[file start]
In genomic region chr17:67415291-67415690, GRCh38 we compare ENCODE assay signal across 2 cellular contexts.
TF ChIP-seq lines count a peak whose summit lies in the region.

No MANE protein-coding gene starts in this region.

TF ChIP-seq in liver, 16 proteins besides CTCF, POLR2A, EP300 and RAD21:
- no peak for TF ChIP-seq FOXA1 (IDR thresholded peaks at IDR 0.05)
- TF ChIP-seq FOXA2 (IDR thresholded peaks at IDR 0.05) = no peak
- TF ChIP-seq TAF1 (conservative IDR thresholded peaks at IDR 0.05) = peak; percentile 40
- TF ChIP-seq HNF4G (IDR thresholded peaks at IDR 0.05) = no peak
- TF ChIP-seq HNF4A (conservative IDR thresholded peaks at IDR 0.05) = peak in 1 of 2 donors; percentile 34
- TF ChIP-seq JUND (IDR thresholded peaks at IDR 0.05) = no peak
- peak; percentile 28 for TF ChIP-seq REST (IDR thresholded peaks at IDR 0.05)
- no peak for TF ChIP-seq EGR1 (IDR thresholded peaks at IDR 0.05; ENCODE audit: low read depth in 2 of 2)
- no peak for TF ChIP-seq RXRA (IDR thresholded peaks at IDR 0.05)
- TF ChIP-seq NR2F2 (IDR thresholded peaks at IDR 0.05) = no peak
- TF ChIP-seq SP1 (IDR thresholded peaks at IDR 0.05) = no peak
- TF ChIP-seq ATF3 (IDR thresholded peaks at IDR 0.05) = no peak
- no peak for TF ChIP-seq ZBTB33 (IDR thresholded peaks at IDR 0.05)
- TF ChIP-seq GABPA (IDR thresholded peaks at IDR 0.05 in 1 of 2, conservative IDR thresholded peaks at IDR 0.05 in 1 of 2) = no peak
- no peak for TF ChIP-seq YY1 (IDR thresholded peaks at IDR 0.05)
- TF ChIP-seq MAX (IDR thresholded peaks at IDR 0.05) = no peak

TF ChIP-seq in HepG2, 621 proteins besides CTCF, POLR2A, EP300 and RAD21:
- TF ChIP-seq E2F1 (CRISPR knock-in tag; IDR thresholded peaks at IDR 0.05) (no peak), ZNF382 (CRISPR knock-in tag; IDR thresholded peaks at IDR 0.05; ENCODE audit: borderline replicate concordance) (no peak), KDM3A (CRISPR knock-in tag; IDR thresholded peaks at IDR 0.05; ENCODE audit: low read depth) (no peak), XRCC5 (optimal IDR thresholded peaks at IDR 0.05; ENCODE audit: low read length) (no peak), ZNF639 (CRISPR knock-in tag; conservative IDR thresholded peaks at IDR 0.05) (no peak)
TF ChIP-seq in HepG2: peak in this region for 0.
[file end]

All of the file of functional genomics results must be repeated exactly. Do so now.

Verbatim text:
In genomic region chr17:67415291-67415690, GRCh38 we compare ENCODE assay signal across 2 cellular contexts.
TF ChIP-seq lines count a peak whose summit lies in the region.

No MANE protein-coding gene starts in this region.

TF ChIP-seq in liver, 16 proteins besides CTCF, POLR2A, EP300 and RAD21:
- no peak for TF ChIP-seq FOXA1 (IDR thresholded peaks at IDR 0.05)
- TF ChIP-seq FOXA2 (IDR thresholded peaks at IDR 0.05) = no peak
- TF ChIP-seq TAF1 (conservative IDR thresholded peaks at IDR 0.05) = peak; percentile 40
- TF ChIP-seq HNF4G (IDR thresholded peaks at IDR 0.05) = no peak
- TF ChIP-seq HNF4A (conservative IDR thresholded peaks at IDR 0.05) = peak in 1 of 2 donors; percentile 34
- TF ChIP-seq JUND (IDR thresholded peaks at IDR 0.05) = no peak
- peak; percentile 28 for TF ChIP-seq REST (IDR thresholded peaks at IDR 0.05)
- no peak for TF ChIP-seq EGR1 (IDR thresholded peaks at IDR 0.05; ENCODE audit: low read depth in 2 of 2)
- no peak for TF ChIP-seq RXRA (IDR thresholded peaks at IDR 0.05)
- TF ChIP-seq NR2F2 (IDR thresholded peaks at IDR 0.05) = no peak
- TF ChIP-seq SP1 (IDR thresholded peaks at IDR 0.05) = no peak
- TF ChIP-seq ATF3 (IDR thresholded peaks at IDR 0.05) = no peak
- no peak for TF ChIP-seq ZBTB33 (IDR thresholded peaks at IDR 0.05)
- TF ChIP-seq GABPA (IDR thresholded peaks at IDR 0.05 in 1 of 2, conservative IDR thresholded peaks at IDR 0.05 in 1 of 2) = no peak
- no peak for TF ChIP-seq YY1 (IDR thresholded peaks at IDR 0.05)
- TF ChIP-seq MAX (IDR thresholded peaks at IDR 0.05) = no peak

TF ChIP-seq in HepG2, 621 proteins besides CTCF, POLR2A, EP300 and RAD21:
- TF ChIP-seq E2F1 (CRISPR knock-in tag; IDR thresholded peaks at IDR 0.05) (no peak), ZNF382 (CRISPR knock-in tag; IDR thresholded peaks at IDR 0.05; ENCODE audit: borderline replicate concordance) (no peak), KDM3A (CRISPR knock-in tag; IDR thresholded peaks at IDR 0.05; ENCODE audit: low read depth) (no peak), XRCC5 (optimal IDR thresholded peaks at IDR 0.05; ENCODE audit: low read length) (no peak), ZNF639 (CRISPR knock-in tag; conservative IDR thresholded peaks at IDR 0.05) (no peak)
TF ChIP-seq in HepG2: peak in this region for 0.